The Residents contend that the City's EA was deficient because the City did not consider the impact of future development that had been identified in several planning documents9 including a proposed "mega" entertainment complex planned at Penn's Landing. However, projects that the City has merely proposed in planning documents are not sufficiently concrete to warrant inclusion in the EA for the hotel/parking garage project at issue here. The district court correctly focused upon the likelihood that the other projects will be completed as well as the interdependence of the hotel/parking-garage and those other projects. In doing so it stated:


First, the Court notes that the evidence does not suggest that the City could not sever any connection between the hotel and other projects without destroying the proposed action's functionality. Second, plaintiffs do not point to any evidence in the administrative record that realization of the future plans was, indeed, expected to materialize. NEPA only requires consideration of the cumulative impact of proposed, and not merely contemplated future actions. Where future development is unlikely or difficult to anticipate there is no need to study cumulative impacts. Thus, the Court concludes that based on the record, the City was not required to conduct a cumulative impact analysis as part of the EA.


20 F. Supp. 2d at 870 (citations and internal quotations omitted). Although an EA may need to include a cumulative impact analysis even if it is practical to sever any connection between a project and other projects if it is sufficiently certain that such other projects will be constructed, we nevertheless agree with the district court's analysis here.10 It is not at all certain that the proposed "mega" entertainment complex or any of the projects included in the planning documents will ever be completed.


Moreover, even if the Residents could establish that these projects were going to be completed, that finding would not undermine the City's FONSI because the district court concluded that those projects and the hotel/parking garage are not sufficiently interdependent. The success of a hotel and parking garage in the Penn's Landing is not tied to construction of an entertainment complex. Moreover, plans for the Penn's Landing area appear to change regularly. Given the circumstances here, the City should not be required to evaluate and reevaluate the environmental impacts of such projects as part of the EA for this UDAG application with every change in the plans for development of Penn's Landing no matter how tenuous the contemplated project may be.


C. Alternatives to the Project.


NEPA requires all Federal agencies to "[s]tudy, develop, and describe appropriate alternatives to recommended courses of action in any proposal which involves unresolved conflicts concerning alternative uses of available resources." 42 U.S.C. 4331(2)(E). The CEQ regulations require that EAs include a brief discussion of the need for the proposal, of alternatives as required by section 102(2)(E) of NEPA, and of the environmental impacts of the proposed actions and alternatives. HUD regulations require an EA to "[e]xamine and recommend feasible ways in which the project or external factors relating to the project could be modified in order to eliminate or minimize adverse environmental impacts" and "[e]xamine alternatives to the project itself, if appropriate, including the alternative of no action." 24 C.F.R. S 58.40(d) & (e).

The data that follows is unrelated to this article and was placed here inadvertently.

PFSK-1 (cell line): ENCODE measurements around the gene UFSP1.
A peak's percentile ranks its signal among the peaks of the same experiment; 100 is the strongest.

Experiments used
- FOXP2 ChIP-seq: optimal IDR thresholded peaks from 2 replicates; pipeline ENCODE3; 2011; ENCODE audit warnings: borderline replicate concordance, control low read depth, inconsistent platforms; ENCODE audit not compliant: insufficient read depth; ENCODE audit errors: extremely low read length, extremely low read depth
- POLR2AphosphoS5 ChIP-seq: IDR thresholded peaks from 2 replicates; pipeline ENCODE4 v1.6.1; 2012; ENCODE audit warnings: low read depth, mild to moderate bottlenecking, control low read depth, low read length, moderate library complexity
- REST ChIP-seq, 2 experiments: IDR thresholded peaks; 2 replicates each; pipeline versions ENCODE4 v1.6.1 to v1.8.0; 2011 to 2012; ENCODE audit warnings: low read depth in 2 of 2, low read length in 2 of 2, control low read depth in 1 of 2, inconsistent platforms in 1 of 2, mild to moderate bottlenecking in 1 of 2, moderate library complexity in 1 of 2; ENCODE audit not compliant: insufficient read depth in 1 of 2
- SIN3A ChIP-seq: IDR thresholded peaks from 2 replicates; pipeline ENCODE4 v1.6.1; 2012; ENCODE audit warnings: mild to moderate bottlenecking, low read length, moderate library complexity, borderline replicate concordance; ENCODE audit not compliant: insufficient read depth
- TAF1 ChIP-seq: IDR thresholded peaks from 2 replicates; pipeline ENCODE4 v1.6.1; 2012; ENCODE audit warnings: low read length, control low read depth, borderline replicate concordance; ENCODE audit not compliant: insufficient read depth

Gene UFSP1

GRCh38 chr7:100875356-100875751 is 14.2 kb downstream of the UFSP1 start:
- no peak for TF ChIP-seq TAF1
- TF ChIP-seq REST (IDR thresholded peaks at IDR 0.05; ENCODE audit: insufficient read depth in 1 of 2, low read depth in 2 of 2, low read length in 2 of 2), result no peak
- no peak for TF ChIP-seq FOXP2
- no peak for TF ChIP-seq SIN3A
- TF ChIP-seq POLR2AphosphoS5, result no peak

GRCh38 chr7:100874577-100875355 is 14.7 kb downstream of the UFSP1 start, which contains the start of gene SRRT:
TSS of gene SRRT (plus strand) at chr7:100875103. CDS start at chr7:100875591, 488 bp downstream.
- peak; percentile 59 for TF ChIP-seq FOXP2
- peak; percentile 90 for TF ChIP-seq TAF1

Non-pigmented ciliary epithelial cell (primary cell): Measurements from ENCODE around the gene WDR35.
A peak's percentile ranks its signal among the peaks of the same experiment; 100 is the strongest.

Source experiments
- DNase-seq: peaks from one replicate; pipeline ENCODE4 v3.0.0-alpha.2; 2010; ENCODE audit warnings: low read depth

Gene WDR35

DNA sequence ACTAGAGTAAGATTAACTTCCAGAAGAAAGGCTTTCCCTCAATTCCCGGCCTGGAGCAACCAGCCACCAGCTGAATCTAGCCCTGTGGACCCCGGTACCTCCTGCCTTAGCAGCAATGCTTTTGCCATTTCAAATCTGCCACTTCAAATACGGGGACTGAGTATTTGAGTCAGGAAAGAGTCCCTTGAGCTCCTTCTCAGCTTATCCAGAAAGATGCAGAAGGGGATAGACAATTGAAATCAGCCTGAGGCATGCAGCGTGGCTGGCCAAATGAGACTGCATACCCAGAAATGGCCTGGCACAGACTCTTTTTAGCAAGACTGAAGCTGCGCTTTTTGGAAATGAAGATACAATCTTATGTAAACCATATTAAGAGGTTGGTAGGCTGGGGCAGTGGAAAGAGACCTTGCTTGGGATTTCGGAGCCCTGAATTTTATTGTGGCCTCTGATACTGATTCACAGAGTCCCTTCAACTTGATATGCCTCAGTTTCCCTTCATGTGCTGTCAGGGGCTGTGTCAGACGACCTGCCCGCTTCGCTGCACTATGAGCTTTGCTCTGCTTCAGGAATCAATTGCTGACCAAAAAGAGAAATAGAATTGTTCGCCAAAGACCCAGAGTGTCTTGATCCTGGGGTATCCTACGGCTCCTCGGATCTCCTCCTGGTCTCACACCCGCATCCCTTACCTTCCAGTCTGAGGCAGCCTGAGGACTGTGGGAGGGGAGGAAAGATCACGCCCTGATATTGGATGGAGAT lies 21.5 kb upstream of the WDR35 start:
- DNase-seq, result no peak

The Residents contend that the City's finding of no significant impact is arbitrary and capricious because the City improperly rejected an alternative location for the project. Appellants' Br. at 41. The Residents urged the City to consider locating the proposed hotel just south of the foot of Market Street. Id. The Residents contend that location is better suited for a hotel because it is a larger site which will allow a structure with a larger footprint and a lower overall profile, while providing the same total capacity without leading traffic directly into the narrow streets of Society Hill via Dock Street. Id. The Residents state, and the City does not dispute, that the City rejected the alternative location because the Development Plan adopted by the City Planning Commission prohibits the construction of structures at the ends of various streets to protect east west views from Center City to the river, the location would have a closer proximity to resources listed on the National Register of Historic Places, and the alternative location would have required alteration or relocation of several interceptor sewers at significant cost. Id. The Residents contend that these reasons are not legitimate, however, because the City has planned since 1963 to build a 50story office tower at the alternative location. Id.